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The Telegraphen-Bauanstalt von Siemens & Halske was initially a general partnership. The company was transformed into a limited partnership in 1890 and into a stock corporation in 1897. In 1966, Siemens & Halske AG was integrated into the newly established Siemens AG.
Tonio Bödiker was appointed to chair the Directorate (from 1901: the Managing Board) of the newly founded Siemens & Halske AG in July 1897. A university-trained expert in administration, Bödiker could already look back on a long career as a Prussian civil servant, having served as President of the Reichsversicherungsamt, the German government’s top social insurance authority, from 1884 to 1897.
As head of Siemens & Halske’s Central Department, Bödiker was responsible for all overarching legal and financial questions as well as for matters relating to the company’s expansion and organizational processes. The administrative reforms he initiated were controversial within the company. In addition, he was criticized for his wide-ranging power. At the beginning of 1903, the Central Department was dissolved and replaced by a Finance Department. Tonio Bödiker moved from the Managing Board to the company’s Supervisory Board.
At the initiative of Wilhelm von Siemens, the 50-year-old university instructor in physics was hired by Siemens & Halske in 1892. He first headed the laboratory at the company’s facility in the Charlottenburg district of Berlin. Only a year later, he was granted a registered power of attorney and appointed co-director of the facility, of which he became sole director in 1895. From 1897 to 1911, Budde was a member of the Managing Board of Siemens & Halske. In 1903, he was appointed to the Supervisory Board of the newly founded Siemens-Schuckertwerke.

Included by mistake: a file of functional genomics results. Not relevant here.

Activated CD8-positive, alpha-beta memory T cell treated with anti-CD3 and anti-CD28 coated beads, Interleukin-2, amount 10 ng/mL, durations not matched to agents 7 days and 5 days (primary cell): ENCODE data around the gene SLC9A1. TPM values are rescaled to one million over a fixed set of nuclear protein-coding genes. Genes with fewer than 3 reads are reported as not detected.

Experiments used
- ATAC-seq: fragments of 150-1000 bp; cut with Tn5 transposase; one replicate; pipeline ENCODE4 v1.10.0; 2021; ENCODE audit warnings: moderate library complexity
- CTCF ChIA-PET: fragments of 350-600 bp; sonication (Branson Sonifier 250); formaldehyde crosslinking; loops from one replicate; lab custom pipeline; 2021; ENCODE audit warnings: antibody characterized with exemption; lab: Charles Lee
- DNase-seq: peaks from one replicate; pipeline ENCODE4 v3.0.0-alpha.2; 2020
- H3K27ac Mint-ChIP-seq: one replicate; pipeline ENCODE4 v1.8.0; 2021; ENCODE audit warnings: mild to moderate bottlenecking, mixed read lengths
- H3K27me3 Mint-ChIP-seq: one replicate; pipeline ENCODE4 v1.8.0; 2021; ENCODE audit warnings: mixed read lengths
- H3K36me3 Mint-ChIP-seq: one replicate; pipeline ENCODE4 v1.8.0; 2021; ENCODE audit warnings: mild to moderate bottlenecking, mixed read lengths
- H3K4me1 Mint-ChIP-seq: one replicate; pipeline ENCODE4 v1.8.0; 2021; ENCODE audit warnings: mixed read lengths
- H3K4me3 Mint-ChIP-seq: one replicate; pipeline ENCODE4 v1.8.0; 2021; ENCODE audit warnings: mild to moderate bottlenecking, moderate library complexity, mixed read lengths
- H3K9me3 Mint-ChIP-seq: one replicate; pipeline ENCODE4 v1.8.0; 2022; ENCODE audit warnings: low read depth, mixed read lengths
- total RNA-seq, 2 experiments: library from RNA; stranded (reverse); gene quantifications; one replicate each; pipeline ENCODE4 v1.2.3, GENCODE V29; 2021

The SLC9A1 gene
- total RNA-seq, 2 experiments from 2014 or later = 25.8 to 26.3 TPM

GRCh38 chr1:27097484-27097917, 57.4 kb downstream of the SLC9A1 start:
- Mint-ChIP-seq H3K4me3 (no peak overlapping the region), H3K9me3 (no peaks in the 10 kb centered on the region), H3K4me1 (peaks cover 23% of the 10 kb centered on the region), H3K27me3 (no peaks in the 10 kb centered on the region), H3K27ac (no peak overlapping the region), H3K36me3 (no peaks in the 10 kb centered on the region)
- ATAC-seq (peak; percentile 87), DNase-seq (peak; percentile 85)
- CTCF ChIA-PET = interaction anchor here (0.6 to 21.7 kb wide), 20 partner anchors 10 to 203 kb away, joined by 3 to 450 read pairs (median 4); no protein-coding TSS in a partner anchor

Emil Budde resigned his position at Siemens & Halske in 1911. However, as a member of the Supervisory Board of Siemens-Schuckertwerke, he remained associated with the company until his death in August 1921.
The engineer and physicist Alfred Berliner joined Siemens & Halske in 1888 at the recommendation of Hermann von Helmholtz. Assigned to develop the company’s business in the U.S., he began by opening an office to prepare an exhibit for the Chicago World’s Fair. After the establishment of the Siemens & Halske Electric Company of America, he was responsible for the construction of production facilities in Chicago. Berliner returned to Germany in 1893.
In 1897, he was appointed a deputy member and, in 1908, a full member of the Managing Board of Siemens & Halske. In this capacity, Berliner played a key role in the merger of the power engineering activities of Siemens & Halske AG with those of Elektrizitäts-Aktiengesellschaft, vorm. Schuckert & Co. to form Siemens-Schuckertwerke GmbH. From 1903 to 1912, he was Chairman of the Managing Board of the new company. Alfred Berliner was a member of the Supervisory Board of Siemens & Halske from 1913 to 1938.